Education For Life

Education for life is a term that is often heard but what does it really mean?


“Education is not confined to the walls of a classroom; it stretches well beyond that.” So wrote Afraj Gill, a student at Queen’s University in Canada, in a recent piece boldly titled “An A* student regrets his grades”. “The system teaches us that if you get A’s across the board, you’ll be successful,” wrote Gill. “We sacrifice learning for schooling.”


Gill’s concerns are well founded. A new book by writer and broadcaster Paul ToughHow Children Succeed: Grit, Curiosity and the Hidden Power of Character – explores the implications of new research that shows that test scores and grades are not necessarily the best – or even very good – indicators of how able a student is likely to be to succeed in school and beyond. In fact, as an Economist review puts it, “the skills that see a student through college and beyond have less to do with smarts than with more ordinary personality traits, like an ability to stay focused and control impulses”.


This isn’t to say that test scores don’t correlate to academic achievement – but, as one summary of the book points out, “non-cognitive characteristics actually predict success better than cognitive excellence.¬†For instance, the psychologist Angela Duckworth has found that students’ scores on self-discipline tests predict their GPA’s better than their IQ scores”.


Other characteristics, such as conscientiousness, curiosity, optimism, and perseverance (or “grit”), are also predictive of positive outcomes such as success at university. Duckworth, for instance, found that students at the University of Pennsylvania with lots of grit did well in their studies even if they’d earned comparatively low college-board scores to gain entry.


So to focus solely on students’ exam results is obviously to miss a trick: surely, as educators, we should also be looking for ways to cultivate these essential qualities of character and provide an education for life. The trouble is, of course, knowing how.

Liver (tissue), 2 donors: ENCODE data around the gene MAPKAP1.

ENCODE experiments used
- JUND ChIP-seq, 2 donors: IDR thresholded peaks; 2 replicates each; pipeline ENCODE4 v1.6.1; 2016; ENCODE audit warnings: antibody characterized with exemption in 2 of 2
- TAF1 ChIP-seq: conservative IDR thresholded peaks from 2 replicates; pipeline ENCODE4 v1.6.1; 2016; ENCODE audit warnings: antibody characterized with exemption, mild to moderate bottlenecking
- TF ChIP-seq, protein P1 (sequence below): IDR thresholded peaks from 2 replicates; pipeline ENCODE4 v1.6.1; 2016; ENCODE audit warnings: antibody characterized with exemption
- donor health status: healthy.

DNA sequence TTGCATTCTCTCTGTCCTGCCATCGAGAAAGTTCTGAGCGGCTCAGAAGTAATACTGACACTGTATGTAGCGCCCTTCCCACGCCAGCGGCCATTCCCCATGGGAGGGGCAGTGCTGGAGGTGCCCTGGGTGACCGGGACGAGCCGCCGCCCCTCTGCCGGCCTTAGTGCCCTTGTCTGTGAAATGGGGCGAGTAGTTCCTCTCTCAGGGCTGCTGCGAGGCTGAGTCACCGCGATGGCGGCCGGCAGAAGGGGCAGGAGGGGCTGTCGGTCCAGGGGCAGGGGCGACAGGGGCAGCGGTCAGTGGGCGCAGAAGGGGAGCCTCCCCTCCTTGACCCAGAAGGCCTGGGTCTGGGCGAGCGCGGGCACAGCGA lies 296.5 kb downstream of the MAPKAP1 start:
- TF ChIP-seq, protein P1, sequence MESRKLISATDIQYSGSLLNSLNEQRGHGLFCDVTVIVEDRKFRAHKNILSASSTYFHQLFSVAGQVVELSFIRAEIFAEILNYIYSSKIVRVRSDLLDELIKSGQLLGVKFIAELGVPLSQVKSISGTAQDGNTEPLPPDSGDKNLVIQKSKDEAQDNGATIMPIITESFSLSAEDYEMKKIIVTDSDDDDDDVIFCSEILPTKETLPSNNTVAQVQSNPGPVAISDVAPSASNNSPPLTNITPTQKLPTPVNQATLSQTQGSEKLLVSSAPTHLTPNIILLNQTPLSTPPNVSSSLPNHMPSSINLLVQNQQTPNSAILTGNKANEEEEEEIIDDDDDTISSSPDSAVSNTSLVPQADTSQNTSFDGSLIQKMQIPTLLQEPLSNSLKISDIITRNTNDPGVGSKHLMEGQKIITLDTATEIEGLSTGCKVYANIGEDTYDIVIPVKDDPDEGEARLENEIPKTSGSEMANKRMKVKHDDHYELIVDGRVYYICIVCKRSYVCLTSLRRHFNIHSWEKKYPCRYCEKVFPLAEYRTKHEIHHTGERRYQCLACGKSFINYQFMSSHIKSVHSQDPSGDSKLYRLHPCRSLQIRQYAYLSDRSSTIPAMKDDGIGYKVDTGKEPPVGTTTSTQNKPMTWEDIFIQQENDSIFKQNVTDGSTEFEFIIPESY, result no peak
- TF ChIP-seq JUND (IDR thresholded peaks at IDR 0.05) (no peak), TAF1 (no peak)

Cultivating a Culture of Character


Tough identifies a few important factors in early development, such as the importance of parental nurturing in childhood, and offers a few interesting examples of how we might incorporate character development into schools. The KIPP (“Knowledge Is Power Program”) Academy in South Bronx, for instance, was set up in 1995 to pioneer a new style of schooling. At first it appeared successful – most of the KIPP class of 1999 graduated from high school and enrolled at university – but only 21% actually completed a four-year university degree, a somewhat disappointing result. Founder David Levin noticed that those students who did graduate with a degree, however, were not always those who had achieved the best grades at KIPP – they were the ones who had other strengths of character.


Levin decided to focus on instilling seven key character traits: grit, self-control, zest, social intelligence, gratitude, optimism and curiosity. Students were saturated with messages about each trait – teachers, for instance, would work mention of character strengths into each lesson. Although Tough points out it’s still too early to know for sure whether KIPP will prove successful, it’s encouraging to note that the university graduation rate had gone up to 46% for the class of 2005.


As homeschoolers the possibilities for providing an education for life are boundless. we’d love to hear what you think!



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